The internet refers to my situation as the “Pilot error hypothesis”; I call it sabotage. When a young scientist initially begins doing PCR on their own, it can often go wrong. This hypothesis states that it is a common issue simply due to inexperience. The first two weeks of PCR were excellent (Under lab-mate Yanan’s supervision of course), it was looking like I could finish my project on time. However, the past week has surely put me behind. For a reason unknown to me, my DNA never comes out on my PCR.
This is an issue. I have tried: changing the amount of DNA in the initial mixture, creating a new DNA template, checking DNA concentrations in the template, changing the PCR program temperature, using brand new buffers, new primers, new polymerase, changing PCR machines, changing electrophoresis machines, increasing/decreasing electrophoresis voltage, everything I can possibly think of… but nothing has given me the correct results.
It takes nearly the entire day to learn the results; there is no DNA in my agarose gel. Then I do it again. I have been working 10-6, a couple times coming back at 8:30 pm. It is really frustrating to work all day, and then finish with no results.
Last Thursday was even more frustrating. At 2 pm, after waiting all day for the PCR to finish, I found the machine had been turned off! As if my week was not discouraging enough, someone ruined my samples! I had to completely re-start the day’s work.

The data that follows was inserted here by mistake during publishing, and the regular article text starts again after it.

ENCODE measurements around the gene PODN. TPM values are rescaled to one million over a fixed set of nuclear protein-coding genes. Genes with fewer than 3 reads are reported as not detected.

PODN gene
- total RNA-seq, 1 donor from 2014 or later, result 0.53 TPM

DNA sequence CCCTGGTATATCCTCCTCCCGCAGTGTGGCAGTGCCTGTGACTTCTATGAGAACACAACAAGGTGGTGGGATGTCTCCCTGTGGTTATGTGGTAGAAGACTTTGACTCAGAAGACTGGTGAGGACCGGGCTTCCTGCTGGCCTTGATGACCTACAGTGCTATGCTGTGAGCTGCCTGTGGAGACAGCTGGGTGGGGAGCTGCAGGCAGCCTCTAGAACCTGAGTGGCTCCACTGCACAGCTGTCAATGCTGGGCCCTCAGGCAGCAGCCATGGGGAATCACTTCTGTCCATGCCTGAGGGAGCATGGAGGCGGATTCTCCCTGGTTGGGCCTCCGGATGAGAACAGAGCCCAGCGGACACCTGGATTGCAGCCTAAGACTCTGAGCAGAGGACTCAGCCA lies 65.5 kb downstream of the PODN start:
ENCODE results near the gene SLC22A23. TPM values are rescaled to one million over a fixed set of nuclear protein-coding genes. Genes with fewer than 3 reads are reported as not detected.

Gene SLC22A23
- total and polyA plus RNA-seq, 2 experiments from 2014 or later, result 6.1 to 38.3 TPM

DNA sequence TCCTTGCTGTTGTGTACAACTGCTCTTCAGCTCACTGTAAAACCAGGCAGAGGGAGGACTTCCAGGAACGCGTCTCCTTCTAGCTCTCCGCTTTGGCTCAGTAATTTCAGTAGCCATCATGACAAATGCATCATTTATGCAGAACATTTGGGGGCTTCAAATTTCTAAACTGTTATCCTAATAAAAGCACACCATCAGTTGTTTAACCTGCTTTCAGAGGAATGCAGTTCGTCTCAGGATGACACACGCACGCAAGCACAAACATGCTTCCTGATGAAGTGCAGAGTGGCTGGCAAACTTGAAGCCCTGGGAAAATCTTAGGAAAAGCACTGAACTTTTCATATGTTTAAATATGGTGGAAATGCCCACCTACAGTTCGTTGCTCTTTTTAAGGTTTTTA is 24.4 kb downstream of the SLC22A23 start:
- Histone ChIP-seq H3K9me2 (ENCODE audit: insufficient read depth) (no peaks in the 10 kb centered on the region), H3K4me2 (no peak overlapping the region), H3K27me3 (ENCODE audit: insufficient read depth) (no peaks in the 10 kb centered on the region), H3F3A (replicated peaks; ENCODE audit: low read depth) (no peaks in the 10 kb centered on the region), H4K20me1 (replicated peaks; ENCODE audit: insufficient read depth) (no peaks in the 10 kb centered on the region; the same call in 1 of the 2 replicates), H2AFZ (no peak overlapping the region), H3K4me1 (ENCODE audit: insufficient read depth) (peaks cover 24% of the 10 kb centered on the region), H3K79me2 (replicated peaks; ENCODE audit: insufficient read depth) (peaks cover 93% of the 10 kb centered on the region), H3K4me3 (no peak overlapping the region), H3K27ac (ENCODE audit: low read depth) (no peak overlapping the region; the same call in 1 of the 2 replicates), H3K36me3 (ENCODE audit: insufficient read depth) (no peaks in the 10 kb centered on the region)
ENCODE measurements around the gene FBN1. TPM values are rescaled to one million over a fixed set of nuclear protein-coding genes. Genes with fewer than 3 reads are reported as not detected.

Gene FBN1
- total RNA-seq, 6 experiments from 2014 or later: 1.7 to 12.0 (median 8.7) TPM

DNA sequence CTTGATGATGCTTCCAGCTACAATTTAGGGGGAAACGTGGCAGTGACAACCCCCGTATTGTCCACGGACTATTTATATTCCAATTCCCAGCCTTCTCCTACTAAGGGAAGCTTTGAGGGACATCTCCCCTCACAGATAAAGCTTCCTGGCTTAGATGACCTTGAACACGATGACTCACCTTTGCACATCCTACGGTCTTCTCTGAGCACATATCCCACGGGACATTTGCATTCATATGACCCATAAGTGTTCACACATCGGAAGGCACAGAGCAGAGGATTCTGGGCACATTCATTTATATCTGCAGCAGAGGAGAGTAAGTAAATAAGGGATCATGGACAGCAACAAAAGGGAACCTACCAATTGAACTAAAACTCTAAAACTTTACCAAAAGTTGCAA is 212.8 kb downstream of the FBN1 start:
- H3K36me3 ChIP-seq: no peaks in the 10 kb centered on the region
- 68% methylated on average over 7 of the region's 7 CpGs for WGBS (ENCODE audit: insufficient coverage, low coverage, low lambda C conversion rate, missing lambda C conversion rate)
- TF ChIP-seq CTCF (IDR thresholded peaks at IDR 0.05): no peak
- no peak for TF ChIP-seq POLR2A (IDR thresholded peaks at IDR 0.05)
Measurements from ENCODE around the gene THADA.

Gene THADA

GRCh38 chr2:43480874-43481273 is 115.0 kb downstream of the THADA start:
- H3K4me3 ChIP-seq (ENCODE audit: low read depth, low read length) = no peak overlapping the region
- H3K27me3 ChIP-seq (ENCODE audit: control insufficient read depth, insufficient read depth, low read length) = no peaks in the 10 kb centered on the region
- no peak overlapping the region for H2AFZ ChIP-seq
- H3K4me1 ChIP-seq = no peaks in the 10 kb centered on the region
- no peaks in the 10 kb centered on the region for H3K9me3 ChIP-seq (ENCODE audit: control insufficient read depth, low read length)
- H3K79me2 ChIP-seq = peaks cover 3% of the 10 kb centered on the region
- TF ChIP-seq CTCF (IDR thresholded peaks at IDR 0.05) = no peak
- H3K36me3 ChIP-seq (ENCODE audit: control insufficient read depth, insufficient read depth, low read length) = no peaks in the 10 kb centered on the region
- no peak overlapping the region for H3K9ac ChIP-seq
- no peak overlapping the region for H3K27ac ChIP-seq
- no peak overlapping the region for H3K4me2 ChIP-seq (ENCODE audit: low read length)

Today, I booked the PCR machine in advance. (THE PROPER THING TO DO) Then, when I went back downstairs with my samples, someone had put their samples in the machine and had started running their PCR! This is a 2.5 hour procedure, so obviously I was annoyed.
Having 10 failed attempts at PCR is clearly upsetting. Today, (otherwise known as attempt #11) I am trying to use a new gene, with a new primer. If this does not work, then I will have to think of a new method for #12… While reading a National Geographic (I am finding myself with a lot of free time while PCRs are running…) I read the phrase “Persistence commands success”. Generally I do not give inspirational quotes a second glance, however I find this exceptionally relevant. I kept it in the back of my mind for the past 5 or so PCR/electrophoresis attempts, and I think it is an appropriate summation of the past week.
Hopefully next time I report back it will be with positive news!